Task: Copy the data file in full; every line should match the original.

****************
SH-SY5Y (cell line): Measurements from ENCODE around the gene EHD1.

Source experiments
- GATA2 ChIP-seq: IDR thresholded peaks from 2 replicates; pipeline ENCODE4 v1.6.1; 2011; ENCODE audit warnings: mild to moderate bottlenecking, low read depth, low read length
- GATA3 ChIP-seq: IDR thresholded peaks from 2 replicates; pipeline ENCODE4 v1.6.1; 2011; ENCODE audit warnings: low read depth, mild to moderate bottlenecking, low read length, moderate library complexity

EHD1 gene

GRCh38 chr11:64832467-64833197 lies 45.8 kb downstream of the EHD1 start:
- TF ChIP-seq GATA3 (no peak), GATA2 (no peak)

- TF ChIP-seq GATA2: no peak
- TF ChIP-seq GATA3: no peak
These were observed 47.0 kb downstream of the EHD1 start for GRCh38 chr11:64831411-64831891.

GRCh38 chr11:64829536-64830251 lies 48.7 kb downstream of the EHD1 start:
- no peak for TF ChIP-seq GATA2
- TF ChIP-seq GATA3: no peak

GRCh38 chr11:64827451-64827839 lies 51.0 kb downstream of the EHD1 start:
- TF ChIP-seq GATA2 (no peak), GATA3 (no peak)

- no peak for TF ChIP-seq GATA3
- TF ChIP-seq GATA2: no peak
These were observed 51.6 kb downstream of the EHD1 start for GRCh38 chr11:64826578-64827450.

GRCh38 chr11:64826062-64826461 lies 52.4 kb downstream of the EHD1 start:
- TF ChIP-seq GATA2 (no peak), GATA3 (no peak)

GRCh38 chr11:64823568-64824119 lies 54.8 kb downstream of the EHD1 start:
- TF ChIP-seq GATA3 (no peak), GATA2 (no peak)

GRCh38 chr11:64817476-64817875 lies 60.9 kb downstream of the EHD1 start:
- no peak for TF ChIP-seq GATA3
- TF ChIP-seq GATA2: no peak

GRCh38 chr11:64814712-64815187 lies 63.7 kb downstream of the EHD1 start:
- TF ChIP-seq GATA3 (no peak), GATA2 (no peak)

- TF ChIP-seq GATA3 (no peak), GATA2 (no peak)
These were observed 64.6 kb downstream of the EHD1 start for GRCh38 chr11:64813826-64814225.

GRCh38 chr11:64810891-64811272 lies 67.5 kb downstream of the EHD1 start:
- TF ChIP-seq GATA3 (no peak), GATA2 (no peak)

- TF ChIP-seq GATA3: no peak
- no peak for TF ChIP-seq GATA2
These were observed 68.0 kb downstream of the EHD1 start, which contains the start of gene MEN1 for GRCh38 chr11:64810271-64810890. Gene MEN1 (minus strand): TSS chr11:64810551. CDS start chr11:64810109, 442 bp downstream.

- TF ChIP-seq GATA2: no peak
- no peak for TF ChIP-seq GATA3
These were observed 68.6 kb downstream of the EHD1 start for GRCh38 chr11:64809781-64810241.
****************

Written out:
SH-SY5Y (cell line): Measurements from ENCODE around the gene EHD1.

Source experiments
- GATA2 ChIP-seq: IDR thresholded peaks from 2 replicates; pipeline ENCODE4 v1.6.1; 2011; ENCODE audit warnings: mild to moderate bottlenecking, low read depth, low read length
- GATA3 ChIP-seq: IDR thresholded peaks from 2 replicates; pipeline ENCODE4 v1.6.1; 2011; ENCODE audit warnings: low read depth, mild to moderate bottlenecking, low read length, moderate library complexity

EHD1 gene

GRCh38 chr11:64832467-64833197 lies 45.8 kb downstream of the EHD1 start:
- TF ChIP-seq GATA3 (no peak), GATA2 (no peak)

- TF ChIP-seq GATA2: no peak
- TF ChIP-seq GATA3: no peak
These were observed 47.0 kb downstream of the EHD1 start for GRCh38 chr11:64831411-64831891.

GRCh38 chr11:64829536-64830251 lies 48.7 kb downstream of the EHD1 start:
- no peak for TF ChIP-seq GATA2
- TF ChIP-seq GATA3: no peak

GRCh38 chr11:64827451-64827839 lies 51.0 kb downstream of the EHD1 start:
- TF ChIP-seq GATA2 (no peak), GATA3 (no peak)

- no peak for TF ChIP-seq GATA3
- TF ChIP-seq GATA2: no peak
These were observed 51.6 kb downstream of the EHD1 start for GRCh38 chr11:64826578-64827450.

GRCh38 chr11:64826062-64826461 lies 52.4 kb downstream of the EHD1 start:
- TF ChIP-seq GATA2 (no peak), GATA3 (no peak)

GRCh38 chr11:64823568-64824119 lies 54.8 kb downstream of the EHD1 start:
- TF ChIP-seq GATA3 (no peak), GATA2 (no peak)

GRCh38 chr11:64817476-64817875 lies 60.9 kb downstream of the EHD1 start:
- no peak for TF ChIP-seq GATA3
- TF ChIP-seq GATA2: no peak

GRCh38 chr11:64814712-64815187 lies 63.7 kb downstream of the EHD1 start:
- TF ChIP-seq GATA3 (no peak), GATA2 (no peak)

- TF ChIP-seq GATA3 (no peak), GATA2 (no peak)
These were observed 64.6 kb downstream of the EHD1 start for GRCh38 chr11:64813826-64814225.

GRCh38 chr11:64810891-64811272 lies 67.5 kb downstream of the EHD1 start:
- TF ChIP-seq GATA3 (no peak), GATA2 (no peak)

- TF ChIP-seq GATA3: no peak
- no peak for TF ChIP-seq GATA2
These were observed 68.0 kb downstream of the EHD1 start, which contains the start of gene MEN1 for GRCh38 chr11:64810271-64810890. Gene MEN1 (minus strand): TSS chr11:64810551. CDS start chr11:64810109, 442 bp downstream.

- TF ChIP-seq GATA2: no peak
- no peak for TF ChIP-seq GATA3
These were observed 68.6 kb downstream of the EHD1 start for GRCh38 chr11:64809781-64810241.